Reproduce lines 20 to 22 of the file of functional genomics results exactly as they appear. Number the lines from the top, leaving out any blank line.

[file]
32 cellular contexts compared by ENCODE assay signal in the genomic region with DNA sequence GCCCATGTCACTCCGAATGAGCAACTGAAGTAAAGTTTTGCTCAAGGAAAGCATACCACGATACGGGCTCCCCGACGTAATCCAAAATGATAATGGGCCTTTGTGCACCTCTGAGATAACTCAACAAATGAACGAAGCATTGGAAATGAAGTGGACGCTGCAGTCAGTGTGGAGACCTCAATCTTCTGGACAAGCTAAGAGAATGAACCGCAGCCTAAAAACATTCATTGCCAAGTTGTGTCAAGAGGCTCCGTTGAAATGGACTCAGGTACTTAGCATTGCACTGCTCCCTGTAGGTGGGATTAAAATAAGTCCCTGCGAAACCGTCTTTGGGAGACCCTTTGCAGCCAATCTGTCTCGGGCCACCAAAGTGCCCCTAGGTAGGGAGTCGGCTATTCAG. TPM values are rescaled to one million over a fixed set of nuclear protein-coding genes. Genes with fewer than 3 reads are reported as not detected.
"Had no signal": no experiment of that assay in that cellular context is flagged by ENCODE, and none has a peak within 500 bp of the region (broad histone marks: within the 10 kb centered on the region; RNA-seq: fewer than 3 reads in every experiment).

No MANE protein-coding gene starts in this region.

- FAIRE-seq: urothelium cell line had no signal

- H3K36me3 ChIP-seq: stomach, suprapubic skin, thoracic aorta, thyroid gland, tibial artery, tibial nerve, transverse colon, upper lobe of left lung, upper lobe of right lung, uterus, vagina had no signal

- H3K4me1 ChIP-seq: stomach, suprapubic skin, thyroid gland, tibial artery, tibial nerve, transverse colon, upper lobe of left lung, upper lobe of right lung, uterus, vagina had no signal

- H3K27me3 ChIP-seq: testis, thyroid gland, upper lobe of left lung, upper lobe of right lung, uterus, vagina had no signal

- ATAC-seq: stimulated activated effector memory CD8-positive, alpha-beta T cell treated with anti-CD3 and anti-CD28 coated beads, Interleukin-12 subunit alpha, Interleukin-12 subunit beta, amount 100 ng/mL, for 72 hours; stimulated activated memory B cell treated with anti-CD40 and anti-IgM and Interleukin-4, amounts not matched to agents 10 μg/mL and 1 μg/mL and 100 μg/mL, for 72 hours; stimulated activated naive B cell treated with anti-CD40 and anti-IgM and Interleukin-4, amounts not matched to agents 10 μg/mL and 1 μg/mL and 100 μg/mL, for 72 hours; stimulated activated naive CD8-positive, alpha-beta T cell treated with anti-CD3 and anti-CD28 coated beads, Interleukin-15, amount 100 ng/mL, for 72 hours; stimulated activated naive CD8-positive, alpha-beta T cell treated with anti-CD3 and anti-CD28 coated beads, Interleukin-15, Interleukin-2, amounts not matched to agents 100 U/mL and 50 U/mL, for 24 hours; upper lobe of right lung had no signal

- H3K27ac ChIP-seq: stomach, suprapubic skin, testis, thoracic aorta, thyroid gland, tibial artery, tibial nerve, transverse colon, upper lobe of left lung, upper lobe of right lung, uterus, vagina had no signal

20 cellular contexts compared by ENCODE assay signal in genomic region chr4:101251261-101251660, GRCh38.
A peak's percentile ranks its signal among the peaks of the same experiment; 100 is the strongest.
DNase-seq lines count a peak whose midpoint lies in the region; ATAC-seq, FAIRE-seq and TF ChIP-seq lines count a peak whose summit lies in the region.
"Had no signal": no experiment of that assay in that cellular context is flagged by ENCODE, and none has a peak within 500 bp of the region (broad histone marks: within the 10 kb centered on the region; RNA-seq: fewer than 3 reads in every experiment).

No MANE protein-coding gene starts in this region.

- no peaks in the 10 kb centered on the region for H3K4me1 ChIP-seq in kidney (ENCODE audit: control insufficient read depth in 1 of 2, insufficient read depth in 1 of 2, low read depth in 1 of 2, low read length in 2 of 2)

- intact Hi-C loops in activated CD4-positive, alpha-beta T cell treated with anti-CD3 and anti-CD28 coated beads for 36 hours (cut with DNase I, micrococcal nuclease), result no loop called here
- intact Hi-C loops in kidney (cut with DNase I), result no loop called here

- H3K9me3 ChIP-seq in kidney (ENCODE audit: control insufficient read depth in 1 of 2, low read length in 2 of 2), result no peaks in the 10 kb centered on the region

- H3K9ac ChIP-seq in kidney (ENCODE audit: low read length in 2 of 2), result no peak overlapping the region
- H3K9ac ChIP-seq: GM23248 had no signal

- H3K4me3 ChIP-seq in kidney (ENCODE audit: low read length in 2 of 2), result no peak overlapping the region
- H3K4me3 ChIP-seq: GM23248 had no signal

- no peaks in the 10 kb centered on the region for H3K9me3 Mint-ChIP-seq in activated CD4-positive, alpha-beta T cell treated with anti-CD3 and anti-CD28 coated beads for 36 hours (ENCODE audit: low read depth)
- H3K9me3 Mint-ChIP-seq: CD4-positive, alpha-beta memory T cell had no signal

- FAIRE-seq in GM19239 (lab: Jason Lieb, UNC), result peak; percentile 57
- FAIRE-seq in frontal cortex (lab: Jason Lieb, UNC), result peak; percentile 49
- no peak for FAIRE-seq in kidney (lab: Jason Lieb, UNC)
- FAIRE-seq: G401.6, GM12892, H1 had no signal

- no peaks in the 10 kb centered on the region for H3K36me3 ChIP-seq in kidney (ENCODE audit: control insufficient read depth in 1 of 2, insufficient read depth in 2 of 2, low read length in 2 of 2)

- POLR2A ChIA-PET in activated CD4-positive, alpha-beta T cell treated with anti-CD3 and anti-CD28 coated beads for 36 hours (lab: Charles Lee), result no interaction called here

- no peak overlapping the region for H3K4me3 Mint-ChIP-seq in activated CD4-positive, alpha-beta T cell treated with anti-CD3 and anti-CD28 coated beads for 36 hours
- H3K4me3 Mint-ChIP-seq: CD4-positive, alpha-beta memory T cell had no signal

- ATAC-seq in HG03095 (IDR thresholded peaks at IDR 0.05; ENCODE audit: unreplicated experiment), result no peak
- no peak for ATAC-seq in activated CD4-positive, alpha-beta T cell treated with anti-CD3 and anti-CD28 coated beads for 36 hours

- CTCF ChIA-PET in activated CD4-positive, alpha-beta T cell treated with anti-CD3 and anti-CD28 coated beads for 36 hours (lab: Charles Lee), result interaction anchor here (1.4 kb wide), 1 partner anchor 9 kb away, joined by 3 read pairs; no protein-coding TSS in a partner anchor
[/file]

- H3K9ac ChIP-seq: GM23248 had no signal

- H3K4me3 ChIP-seq in kidney (ENCODE audit: low read length in 2 of 2), result no peak overlapping the region
- H3K4me3 ChIP-seq: GM23248 had no signal